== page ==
Altogether kooky: the Gothic semi with its very own tower
Munsters-style Meanwood Towers has a Gothic exterior that hides a beautifully restored des res – as Sharon Dale reports
VICTORIAN textile machinery magnate Thomas Kennedy would no doubt be horrified by the modern day nickname for Meanwood Towers.
The fashionable mansion he created in 1863, with input from the famous Pugin family of architects, is now known locally as The Munsters House thanks to its outrageously Gothic architecture.
It is kooky and that, along with the promise of her very own tower, is why Liz Benfield fell in love with number 12, The Annexe, one of two freehold semis made from a wing of the “big house”.
She and husband Chris moved in 12 years ago after relocating from Manchester so she could take a job as head of a Leeds primary school. Although they could’ve played safe with a bog standard home in a more upmarket suburb, they spotted the potential of both the property and the area.
They have since been followed to Meanwood by Waitrose, a supermarket renowned for opening in up and coming locations.
Liz says: “When we moved in, Meanwood was still regarded as a bit down-at-heel in comparison with Headingley on one side and Moortown, Chapel Allerton and Roundhay on the other. But there has always been some fine old housing as well as a lot of nice quiet suburbia and modest prosperity. Waitrose only recognised what was already happening. We think we’re in a perfect location. If this was Headingley or Roundhay, our house would be worth half a million.”
The Annexe is for sale for £330,000 and it’s now a des re thanks to a refurbishment that cost well over £100,000.
When the Benfields bought it, it had been empty for over a year. The garden was a sea of mud and many of the original features inside had been panelled over with plywood.
The first job was to rip out the partitions and false ceiling which had turned the Glastonbury-style tower into a poky bathroom and kitchen.
“It was a bit of an act of faith,” says Liz. “But it paid off. The tower is lined with Canadian redwood and it was all almost intact, after 150 years. There were some cuts in the stone buttresses for the upper tower, where the false ceiling had been cut in, but otherwise the whole structure was still there, including the roseheaded rivets which mark it as a Pugin production.”
A new glass ceiling allows views up into the tower from the octagonal space underneath, which is now a light-filled kitchen-diner. An old junk room was turned into a bathroom.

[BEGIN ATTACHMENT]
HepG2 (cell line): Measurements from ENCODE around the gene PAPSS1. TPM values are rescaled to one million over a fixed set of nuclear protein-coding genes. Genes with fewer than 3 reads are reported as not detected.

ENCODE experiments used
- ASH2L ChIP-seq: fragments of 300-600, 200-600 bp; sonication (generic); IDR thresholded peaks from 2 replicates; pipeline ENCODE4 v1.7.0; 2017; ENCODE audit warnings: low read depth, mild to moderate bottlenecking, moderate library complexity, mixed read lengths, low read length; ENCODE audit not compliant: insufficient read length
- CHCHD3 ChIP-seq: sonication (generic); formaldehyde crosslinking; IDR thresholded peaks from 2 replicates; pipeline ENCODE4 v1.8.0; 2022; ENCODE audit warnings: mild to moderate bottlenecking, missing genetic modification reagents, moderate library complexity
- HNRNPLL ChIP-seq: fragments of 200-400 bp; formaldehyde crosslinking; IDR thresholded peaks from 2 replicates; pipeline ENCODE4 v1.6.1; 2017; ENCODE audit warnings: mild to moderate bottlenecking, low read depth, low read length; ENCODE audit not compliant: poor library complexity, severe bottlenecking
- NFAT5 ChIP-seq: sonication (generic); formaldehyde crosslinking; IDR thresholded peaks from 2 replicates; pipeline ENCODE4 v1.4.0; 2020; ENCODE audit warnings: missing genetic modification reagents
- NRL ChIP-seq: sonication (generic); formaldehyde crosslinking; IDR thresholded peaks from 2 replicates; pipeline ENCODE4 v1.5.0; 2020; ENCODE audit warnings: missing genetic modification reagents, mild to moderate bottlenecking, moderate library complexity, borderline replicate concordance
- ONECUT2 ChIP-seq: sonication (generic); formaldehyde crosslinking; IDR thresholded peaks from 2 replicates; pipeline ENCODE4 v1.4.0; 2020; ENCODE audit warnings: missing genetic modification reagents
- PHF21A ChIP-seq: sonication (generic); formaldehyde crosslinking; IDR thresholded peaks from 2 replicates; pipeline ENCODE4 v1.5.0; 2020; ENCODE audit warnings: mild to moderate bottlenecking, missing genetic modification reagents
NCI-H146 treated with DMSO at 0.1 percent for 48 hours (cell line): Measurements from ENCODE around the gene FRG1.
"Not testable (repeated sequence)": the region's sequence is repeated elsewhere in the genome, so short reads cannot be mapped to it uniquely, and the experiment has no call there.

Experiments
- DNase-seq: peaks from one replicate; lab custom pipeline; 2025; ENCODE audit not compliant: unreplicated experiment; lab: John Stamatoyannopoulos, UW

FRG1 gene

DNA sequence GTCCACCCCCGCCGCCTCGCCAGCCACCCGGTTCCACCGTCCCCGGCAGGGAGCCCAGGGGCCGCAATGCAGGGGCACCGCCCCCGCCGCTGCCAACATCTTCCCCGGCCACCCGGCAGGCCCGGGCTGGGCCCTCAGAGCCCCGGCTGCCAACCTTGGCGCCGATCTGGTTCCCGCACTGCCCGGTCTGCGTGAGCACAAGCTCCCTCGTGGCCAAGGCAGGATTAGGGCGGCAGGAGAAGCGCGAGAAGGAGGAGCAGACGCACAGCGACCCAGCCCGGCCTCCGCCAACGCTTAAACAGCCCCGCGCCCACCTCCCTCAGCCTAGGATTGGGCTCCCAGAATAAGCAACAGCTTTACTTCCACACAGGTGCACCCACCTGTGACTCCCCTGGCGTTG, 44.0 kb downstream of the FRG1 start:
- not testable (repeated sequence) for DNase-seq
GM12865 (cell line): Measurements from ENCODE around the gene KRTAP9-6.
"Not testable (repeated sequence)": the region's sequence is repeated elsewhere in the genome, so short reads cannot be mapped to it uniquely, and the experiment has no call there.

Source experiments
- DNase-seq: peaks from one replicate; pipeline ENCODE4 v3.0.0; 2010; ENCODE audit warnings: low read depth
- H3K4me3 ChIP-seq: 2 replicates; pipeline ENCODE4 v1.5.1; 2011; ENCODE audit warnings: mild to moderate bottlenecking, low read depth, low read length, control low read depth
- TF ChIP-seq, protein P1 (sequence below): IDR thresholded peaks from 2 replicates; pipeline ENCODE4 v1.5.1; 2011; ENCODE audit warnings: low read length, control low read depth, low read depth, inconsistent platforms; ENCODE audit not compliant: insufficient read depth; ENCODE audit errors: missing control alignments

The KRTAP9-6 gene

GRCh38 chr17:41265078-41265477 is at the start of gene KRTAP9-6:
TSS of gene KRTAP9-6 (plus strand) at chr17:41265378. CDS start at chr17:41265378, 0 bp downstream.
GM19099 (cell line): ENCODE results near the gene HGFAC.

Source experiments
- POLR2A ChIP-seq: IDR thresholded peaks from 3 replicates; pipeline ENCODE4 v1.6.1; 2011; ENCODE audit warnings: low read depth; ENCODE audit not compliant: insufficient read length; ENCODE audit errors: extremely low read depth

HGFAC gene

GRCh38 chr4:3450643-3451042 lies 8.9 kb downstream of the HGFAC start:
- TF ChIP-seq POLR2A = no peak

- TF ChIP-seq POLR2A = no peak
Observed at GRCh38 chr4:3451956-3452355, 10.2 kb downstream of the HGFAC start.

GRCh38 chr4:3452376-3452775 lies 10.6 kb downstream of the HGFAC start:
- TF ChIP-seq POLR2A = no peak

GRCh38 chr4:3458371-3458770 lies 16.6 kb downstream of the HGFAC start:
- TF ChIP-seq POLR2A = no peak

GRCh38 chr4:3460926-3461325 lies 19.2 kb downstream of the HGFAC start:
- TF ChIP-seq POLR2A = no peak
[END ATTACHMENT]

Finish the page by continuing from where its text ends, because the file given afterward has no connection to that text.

“We replastered and rewired but didn’t change the shape of anything in the tower. The glass ceiling was a great piece of work, by a joiner called Steve Carroll, from Keighley, who cut and chamfered the frame to echo the original construction and made it strong enough to stand on if any maintenance is required. One of the glass panes is a hatch you can climb up through,” says Liz, who had underfloor heating installed so space wasn’t eaten up by radiators.
Heating was the main consideration in the living room. The original fireplace flue didn’t meet safety standards, so Liz and Chris, a former Yorkshire Post journalist, invested in big ornamental radiators, from Feature Radiators of Bingley.
“The main one cost something like a grand even 12 years ago,” says Liz. “But it really pumps it out when you need it and it’s solid enough to double as a seat when we want a quick warm-up.”
Considering the height of the rooms, they are cosy thanks to the two feet thick walls and warmth from a boiler in the cellar beneath. The basement is a boon in all sorts of ways. It is enormous and includes a laundry, work room, storage space and a place where Chris can keep his old hi-fi stack and record collection.
More space was created with an extension to replace an old glasshouse on the side of the building. Planners approved a rebuild on the same footprint but rising higher to link via a stairway into the grade two listed house.
“We had to match the stone of the existing property and we had to have window surrounds and coping stones and gutters cut to fit the vernacular of the 1860s. Fortunately we found a great builder, Stef Maggi at AE3 in Roundhay, who enjoyed solving problems,” says Liz.
Even with the extension, The Annexe at 12 Meanwood Towers has to be billed as just a two-bedroom property. The room in the extension cannot be described as a separate bedroom under property description law.
“People can make up their own minds when they see it, but we thought it was a bit stingy to have to call this a two-bedroom semi,” says Liz. “If you add the extra room, and the cellars, it is much more than that. And that’s not to mention the shepherd’s hut.”
The hut, in the garden, is an optional extra to the house sale and is actually a purpose-built outdoor room with heat, light, a desk and a spare bed. It cost £13,500 from Kevin Lordan of the Yorkshire Hut Company - www. theyorkshirehutcompany.com.
Liz and Chris, who have retired and are moving to Devon, have the option of taking it with them.
“I absolutely love it,” ays Liz. “Kevin says he can get it moved to Devon but it fits so nicely where it is, the buyer might well want to take it over.”
The Annexe, Meanwood Towers, Meanwood, Leeds, is £330,000 and is for sale through Alan Cooke, www. alancooke. co.uk, tel: 0113 289 9669.
CHARACTERFUL: The Annexe at Meanwood Towers has been treated to a clever renovation and now boasts all mod cons along with stunning features including a kitchen diner housed in the original Victorian tower. There is also a shepherd’s hut in the garden.